Out of hours clinicians in Gwent are to have access to an emergency summary care record in a project which is expected to eventually cover the whole of Wales.
The Emergency Health Record (EHR) to be used in Gwent from this month closely mirrors the emergency care summary project in Scotland as well as elements of a project in Hampshire and the Isle of Wight which allow out of hours doctors access to an extract from GP records, subject to patient consent.
So far 70% of the 97 GP practices in Gwent have agreed to take part in the project which has the potential to cover more than 400,000 records in Gwent. A spokesperson for Informing HealthCare (IHC), the national IT programme in Wales which has funded the project, told EHI Primary Care said another 20% of practices had legitimate business reasons which had meant they had not been able to join the project from the start while less than 10% wanted to wait and see how the project progressed before taking part.
The EHR will be extracted from GP records’ every day and will contain the patient’s name, address and contact details, current medication, allergies and adverse reactions plus current problems or diagnoses.
GP clinical systems involved in the project include iSOFT, INPS, EMIS, Healthy Software, Exeter and BlueBay. The technology behind the data extract is provided by Graphnet Health, the same company that was used to create the Clinical Data Repository in Hampshire and the Isle of Wight.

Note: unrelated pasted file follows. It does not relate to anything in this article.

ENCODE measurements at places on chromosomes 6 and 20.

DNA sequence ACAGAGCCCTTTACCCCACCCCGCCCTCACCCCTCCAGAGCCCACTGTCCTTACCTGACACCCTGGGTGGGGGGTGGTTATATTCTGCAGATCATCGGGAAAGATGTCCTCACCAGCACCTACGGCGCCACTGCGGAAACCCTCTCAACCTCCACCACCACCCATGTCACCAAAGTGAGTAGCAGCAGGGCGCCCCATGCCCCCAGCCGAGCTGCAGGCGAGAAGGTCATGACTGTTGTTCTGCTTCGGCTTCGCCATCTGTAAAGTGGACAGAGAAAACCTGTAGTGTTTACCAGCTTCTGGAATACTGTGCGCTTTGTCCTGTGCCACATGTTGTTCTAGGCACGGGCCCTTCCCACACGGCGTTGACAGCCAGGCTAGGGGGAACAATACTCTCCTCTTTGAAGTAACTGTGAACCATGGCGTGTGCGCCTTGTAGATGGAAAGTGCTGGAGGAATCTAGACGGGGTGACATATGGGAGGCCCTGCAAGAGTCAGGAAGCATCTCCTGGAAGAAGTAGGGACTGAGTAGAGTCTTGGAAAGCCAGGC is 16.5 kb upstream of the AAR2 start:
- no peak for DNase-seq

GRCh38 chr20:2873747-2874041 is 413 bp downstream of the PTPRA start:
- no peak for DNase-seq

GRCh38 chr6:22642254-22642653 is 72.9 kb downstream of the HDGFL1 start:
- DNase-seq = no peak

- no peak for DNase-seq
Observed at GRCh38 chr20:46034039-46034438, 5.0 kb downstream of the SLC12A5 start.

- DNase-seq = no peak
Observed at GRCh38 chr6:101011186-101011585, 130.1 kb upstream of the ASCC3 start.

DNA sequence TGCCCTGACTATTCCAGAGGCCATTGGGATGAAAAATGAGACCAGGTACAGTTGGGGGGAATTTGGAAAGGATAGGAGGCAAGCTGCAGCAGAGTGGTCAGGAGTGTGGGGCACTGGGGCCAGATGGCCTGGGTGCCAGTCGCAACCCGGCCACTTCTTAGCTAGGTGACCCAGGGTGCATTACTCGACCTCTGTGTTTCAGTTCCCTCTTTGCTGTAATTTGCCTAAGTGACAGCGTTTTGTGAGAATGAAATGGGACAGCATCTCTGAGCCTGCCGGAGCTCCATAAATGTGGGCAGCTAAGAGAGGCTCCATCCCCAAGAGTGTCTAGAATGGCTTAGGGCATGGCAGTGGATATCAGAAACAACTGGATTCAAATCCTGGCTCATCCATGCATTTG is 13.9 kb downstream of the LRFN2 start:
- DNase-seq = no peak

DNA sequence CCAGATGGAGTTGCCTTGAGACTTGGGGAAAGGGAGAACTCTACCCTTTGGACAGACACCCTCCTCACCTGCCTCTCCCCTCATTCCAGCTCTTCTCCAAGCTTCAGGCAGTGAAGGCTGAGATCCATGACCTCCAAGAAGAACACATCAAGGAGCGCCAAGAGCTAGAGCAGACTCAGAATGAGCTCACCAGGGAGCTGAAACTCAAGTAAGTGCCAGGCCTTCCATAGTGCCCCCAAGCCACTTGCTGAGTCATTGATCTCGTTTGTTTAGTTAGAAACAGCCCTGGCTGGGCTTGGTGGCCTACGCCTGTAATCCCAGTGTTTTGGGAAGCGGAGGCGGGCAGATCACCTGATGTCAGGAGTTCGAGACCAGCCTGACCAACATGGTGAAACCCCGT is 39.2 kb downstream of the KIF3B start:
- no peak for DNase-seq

Access to the EHR in Gwent could eventually be extended from out-of-hours clinicians to other settings such as accident and emergency departments, subject to evaluation, as well as being taken up by the rest of Wales.
The IHC spokesperson added: “It will be down to local level as to when it would best suit the relevant trusts to implement our various service improvement projects but the benefits of this project speak for themselves so we do see it as a Wales-wide solution.”
The key difference between the approach in Wales and Scotland and the Department of Health’s (DH) Summary Care Record plans for England is that in Wales and Scotland records can only be accessed by out-of-hours medical staff with the patient’s explicit consent. The DH model is based on implicit consent.
Gwent GP Dr David Grant is among those supporting the creation of the EHR.
He said: “It is an important step forward that will help us to ensure the quality and safety of care given and received on any day of the week and at all times of the day and night.”
Dr Brendan Boylan, who works for Gwent Out of Hours Service, said the EHR would give out of hours doctors and nurses access to vital health information.
He added:m "This will help selected clinical staff to provide clinically safe treatment in a timely fashion. Patients demand and deserve no less, particularly when they are at their most vulnerable in an urgent situation."
The launch is supported by leaflets outlining to the process that will take place before records are accessed and the right of patients to opt-out from having their data extracted from their GPs’ records.
The spokesperson for IHC said the programme was currently developing a strategy which would provide a roadmap to show how different elements of the IHC Programme would be implemented in different areas and how funding would be tied in. She said IHC hope to get Welsh Assembly approval for the strategy by the end of the financial year.